Pioneer Settlement in South Brazil: The Case of Toledo, Paraná
In the period since the end of world War II numerous develop ing countries have employed colonization, or planned pioneer settlement, as one method of building a more reliable and bal anced economy. It is felt that the traditional, single-sided sys tems of farm ownership and production with their latifundium and minifundium holdings will gradually and peacefully become less prominent as better settlement systems are introduced and extended. Marked increases in population pressure, large tracts of unused or underused land, and modern improvements in set tlement planning are among other compelling reasons for star ting colonization programs. Of all the areas in the world, the continent of South America probably has the widest variety of planned pioneer settlements as well as the most sizeable programs. Brazil, the largest country on the continent, is actively engaged in populating the vast, emp ty spaces of its interior, and provides excellent opportunities for the scholarly investigation of new frontier settlement types. In addition to the academic discussion of the origin and develop ment of these expressions of man's expansion into marginal ar eas, the critical examination of relatively new attempts at land settlement is a useful thing because what is to be learned from such studies may be directly applicable to other pioneer zones and, moreover, may be of vital significance to overall economic improvement on the continent. In this monograph, my student, K. Muller, analyzes the South Brazilian frontier colony of Toledo, Parana, founded in 1946.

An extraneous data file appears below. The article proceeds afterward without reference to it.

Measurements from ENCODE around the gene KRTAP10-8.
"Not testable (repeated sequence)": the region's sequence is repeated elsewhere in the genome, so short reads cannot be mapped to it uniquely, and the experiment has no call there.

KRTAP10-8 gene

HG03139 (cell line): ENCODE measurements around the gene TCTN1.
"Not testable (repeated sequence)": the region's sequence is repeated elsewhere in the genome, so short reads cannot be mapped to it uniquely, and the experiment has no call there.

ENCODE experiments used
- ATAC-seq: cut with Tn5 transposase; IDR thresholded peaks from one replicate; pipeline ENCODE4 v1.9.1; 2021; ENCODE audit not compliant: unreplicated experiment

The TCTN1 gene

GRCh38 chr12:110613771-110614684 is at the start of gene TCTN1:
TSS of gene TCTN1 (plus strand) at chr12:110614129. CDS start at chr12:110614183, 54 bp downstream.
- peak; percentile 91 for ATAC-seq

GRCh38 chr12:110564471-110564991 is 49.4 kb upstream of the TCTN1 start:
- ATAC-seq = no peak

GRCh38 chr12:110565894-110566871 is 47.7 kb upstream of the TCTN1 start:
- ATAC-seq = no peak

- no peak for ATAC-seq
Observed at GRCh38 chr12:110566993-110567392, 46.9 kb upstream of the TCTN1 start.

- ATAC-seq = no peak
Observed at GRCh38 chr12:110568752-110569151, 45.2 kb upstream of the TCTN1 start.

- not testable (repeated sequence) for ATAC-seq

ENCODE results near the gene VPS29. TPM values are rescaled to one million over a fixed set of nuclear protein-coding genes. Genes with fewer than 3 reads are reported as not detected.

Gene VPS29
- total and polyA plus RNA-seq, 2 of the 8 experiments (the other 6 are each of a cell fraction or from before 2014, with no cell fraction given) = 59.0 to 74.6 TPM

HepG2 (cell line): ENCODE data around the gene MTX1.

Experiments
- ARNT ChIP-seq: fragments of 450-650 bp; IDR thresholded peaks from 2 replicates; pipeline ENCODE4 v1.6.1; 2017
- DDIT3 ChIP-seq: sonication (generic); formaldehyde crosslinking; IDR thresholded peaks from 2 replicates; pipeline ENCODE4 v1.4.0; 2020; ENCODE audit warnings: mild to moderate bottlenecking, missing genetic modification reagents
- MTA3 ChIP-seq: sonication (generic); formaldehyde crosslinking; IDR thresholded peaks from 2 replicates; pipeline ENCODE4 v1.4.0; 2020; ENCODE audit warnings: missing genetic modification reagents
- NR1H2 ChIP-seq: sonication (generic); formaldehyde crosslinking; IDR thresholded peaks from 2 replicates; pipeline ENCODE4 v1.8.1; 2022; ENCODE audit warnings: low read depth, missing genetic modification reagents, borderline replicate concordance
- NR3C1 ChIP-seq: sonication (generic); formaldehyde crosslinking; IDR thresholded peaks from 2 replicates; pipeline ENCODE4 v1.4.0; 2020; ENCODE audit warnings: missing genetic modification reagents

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additional agricultural allow America attempts average become Brazilian Cândido Rondon capital cattle changes Chapter Class cleared colonists colonization considered construction cooperative costs crops cultural early economic Eidt employed established example expand farm farmers field forest four function German greater hogs holdings important improve increased individual initial Italian labor land Latin less limited living located long-lot lots maize mechanization ment methods miles Moreover municipio needed North Northeast occur opening operated original ownership Paraná patterns Perimeter Pioneer Settlement planned plant population possible practices present problems processing production properties purchase recent region relatively remain result road rotation rural settle settlement form settlement types settlers sizes smaller soils South Brazil soybeans square stages stream subdivision success survey Table Toledo urban villages West Paraná Zone